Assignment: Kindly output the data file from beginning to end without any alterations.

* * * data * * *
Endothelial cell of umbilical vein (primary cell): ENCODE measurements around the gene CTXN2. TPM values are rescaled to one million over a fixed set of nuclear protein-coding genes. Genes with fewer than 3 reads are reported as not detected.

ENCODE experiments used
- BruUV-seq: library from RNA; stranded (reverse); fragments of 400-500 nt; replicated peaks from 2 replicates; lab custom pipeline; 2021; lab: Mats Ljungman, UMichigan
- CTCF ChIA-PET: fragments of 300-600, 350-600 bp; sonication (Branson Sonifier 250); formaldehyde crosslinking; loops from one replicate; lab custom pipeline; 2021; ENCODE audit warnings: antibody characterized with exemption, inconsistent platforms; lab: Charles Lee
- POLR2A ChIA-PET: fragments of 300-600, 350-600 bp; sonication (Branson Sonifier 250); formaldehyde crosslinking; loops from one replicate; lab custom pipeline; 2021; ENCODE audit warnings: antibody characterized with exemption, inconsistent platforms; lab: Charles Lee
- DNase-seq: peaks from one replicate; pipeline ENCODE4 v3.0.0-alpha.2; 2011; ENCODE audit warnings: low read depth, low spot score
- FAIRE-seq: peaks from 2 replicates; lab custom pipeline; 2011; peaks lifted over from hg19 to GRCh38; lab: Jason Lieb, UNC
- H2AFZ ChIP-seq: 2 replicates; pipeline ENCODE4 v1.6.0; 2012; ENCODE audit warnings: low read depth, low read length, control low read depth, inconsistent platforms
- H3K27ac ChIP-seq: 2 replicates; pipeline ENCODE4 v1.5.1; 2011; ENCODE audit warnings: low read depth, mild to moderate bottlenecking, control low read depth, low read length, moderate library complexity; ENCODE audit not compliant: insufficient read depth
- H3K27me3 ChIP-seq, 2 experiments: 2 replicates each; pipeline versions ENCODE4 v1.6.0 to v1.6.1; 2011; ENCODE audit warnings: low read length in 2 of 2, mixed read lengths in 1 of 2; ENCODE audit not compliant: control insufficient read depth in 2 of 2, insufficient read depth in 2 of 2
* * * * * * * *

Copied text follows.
Endothelial cell of umbilical vein (primary cell): ENCODE measurements around the gene CTXN2. TPM values are rescaled to one million over a fixed set of nuclear protein-coding genes. Genes with fewer than 3 reads are reported as not detected.

ENCODE experiments used
- BruUV-seq: library from RNA; stranded (reverse); fragments of 400-500 nt; replicated peaks from 2 replicates; lab custom pipeline; 2021; lab: Mats Ljungman, UMichigan
- CTCF ChIA-PET: fragments of 300-600, 350-600 bp; sonication (Branson Sonifier 250); formaldehyde crosslinking; loops from one replicate; lab custom pipeline; 2021; ENCODE audit warnings: antibody characterized with exemption, inconsistent platforms; lab: Charles Lee
- POLR2A ChIA-PET: fragments of 300-600, 350-600 bp; sonication (Branson Sonifier 250); formaldehyde crosslinking; loops from one replicate; lab custom pipeline; 2021; ENCODE audit warnings: antibody characterized with exemption, inconsistent platforms; lab: Charles Lee
- DNase-seq: peaks from one replicate; pipeline ENCODE4 v3.0.0-alpha.2; 2011; ENCODE audit warnings: low read depth, low spot score
- FAIRE-seq: peaks from 2 replicates; lab custom pipeline; 2011; peaks lifted over from hg19 to GRCh38; lab: Jason Lieb, UNC
- H2AFZ ChIP-seq: 2 replicates; pipeline ENCODE4 v1.6.0; 2012; ENCODE audit warnings: low read depth, low read length, control low read depth, inconsistent platforms
- H3K27ac ChIP-seq: 2 replicates; pipeline ENCODE4 v1.5.1; 2011; ENCODE audit warnings: low read depth, mild to moderate bottlenecking, control low read depth, low read length, moderate library complexity; ENCODE audit not compliant: insufficient read depth
- H3K27me3 ChIP-seq, 2 experiments: 2 replicates each; pipeline versions ENCODE4 v1.6.0 to v1.6.1; 2011; ENCODE audit warnings: low read length in 2 of 2, mixed read lengths in 1 of 2; ENCODE audit not compliant: control insufficient read depth in 2 of 2, insufficient read depth in 2 of 2